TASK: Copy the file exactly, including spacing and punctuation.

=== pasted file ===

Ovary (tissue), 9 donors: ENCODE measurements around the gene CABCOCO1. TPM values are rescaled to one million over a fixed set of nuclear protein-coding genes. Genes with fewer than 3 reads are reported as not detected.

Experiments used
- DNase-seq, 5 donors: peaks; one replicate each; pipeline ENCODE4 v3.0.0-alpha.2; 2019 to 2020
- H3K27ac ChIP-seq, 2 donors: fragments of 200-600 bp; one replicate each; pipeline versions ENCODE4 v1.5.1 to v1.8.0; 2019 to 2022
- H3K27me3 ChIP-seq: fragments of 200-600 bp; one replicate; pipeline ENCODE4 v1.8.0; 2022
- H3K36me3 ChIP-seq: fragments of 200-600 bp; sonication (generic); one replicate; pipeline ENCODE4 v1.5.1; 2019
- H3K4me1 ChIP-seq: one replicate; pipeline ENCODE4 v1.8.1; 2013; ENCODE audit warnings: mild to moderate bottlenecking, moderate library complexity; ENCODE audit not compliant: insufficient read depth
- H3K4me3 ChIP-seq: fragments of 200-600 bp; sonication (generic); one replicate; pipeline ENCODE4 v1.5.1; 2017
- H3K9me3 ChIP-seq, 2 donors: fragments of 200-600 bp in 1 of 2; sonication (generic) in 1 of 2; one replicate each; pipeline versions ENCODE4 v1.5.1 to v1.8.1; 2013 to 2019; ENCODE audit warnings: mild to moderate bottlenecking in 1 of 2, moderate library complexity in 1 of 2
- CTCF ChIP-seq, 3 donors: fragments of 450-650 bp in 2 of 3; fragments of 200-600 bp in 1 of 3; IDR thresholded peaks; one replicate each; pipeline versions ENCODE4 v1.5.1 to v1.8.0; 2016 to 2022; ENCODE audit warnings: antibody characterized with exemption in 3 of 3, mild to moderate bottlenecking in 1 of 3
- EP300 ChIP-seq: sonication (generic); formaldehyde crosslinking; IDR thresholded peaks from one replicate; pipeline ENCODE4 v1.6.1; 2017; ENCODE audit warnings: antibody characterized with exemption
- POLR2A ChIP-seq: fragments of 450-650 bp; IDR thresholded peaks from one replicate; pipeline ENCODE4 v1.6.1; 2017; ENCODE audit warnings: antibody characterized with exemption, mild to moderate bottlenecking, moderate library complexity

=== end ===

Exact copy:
Ovary (tissue), 9 donors: ENCODE measurements around the gene CABCOCO1. TPM values are rescaled to one million over a fixed set of nuclear protein-coding genes. Genes with fewer than 3 reads are reported as not detected.

Experiments used
- DNase-seq, 5 donors: peaks; one replicate each; pipeline ENCODE4 v3.0.0-alpha.2; 2019 to 2020
- H3K27ac ChIP-seq, 2 donors: fragments of 200-600 bp; one replicate each; pipeline versions ENCODE4 v1.5.1 to v1.8.0; 2019 to 2022
- H3K27me3 ChIP-seq: fragments of 200-600 bp; one replicate; pipeline ENCODE4 v1.8.0; 2022
- H3K36me3 ChIP-seq: fragments of 200-600 bp; sonication (generic); one replicate; pipeline ENCODE4 v1.5.1; 2019
- H3K4me1 ChIP-seq: one replicate; pipeline ENCODE4 v1.8.1; 2013; ENCODE audit warnings: mild to moderate bottlenecking, moderate library complexity; ENCODE audit not compliant: insufficient read depth
- H3K4me3 ChIP-seq: fragments of 200-600 bp; sonication (generic); one replicate; pipeline ENCODE4 v1.5.1; 2017
- H3K9me3 ChIP-seq, 2 donors: fragments of 200-600 bp in 1 of 2; sonication (generic) in 1 of 2; one replicate each; pipeline versions ENCODE4 v1.5.1 to v1.8.1; 2013 to 2019; ENCODE audit warnings: mild to moderate bottlenecking in 1 of 2, moderate library complexity in 1 of 2
- CTCF ChIP-seq, 3 donors: fragments of 450-650 bp in 2 of 3; fragments of 200-600 bp in 1 of 3; IDR thresholded peaks; one replicate each; pipeline versions ENCODE4 v1.5.1 to v1.8.0; 2016 to 2022; ENCODE audit warnings: antibody characterized with exemption in 3 of 3, mild to moderate bottlenecking in 1 of 3
- EP300 ChIP-seq: sonication (generic); formaldehyde crosslinking; IDR thresholded peaks from one replicate; pipeline ENCODE4 v1.6.1; 2017; ENCODE audit warnings: antibody characterized with exemption
- POLR2A ChIP-seq: fragments of 450-650 bp; IDR thresholded peaks from one replicate; pipeline ENCODE4 v1.6.1; 2017; ENCODE audit warnings: antibody characterized with exemption, mild to moderate bottlenecking, moderate library complexity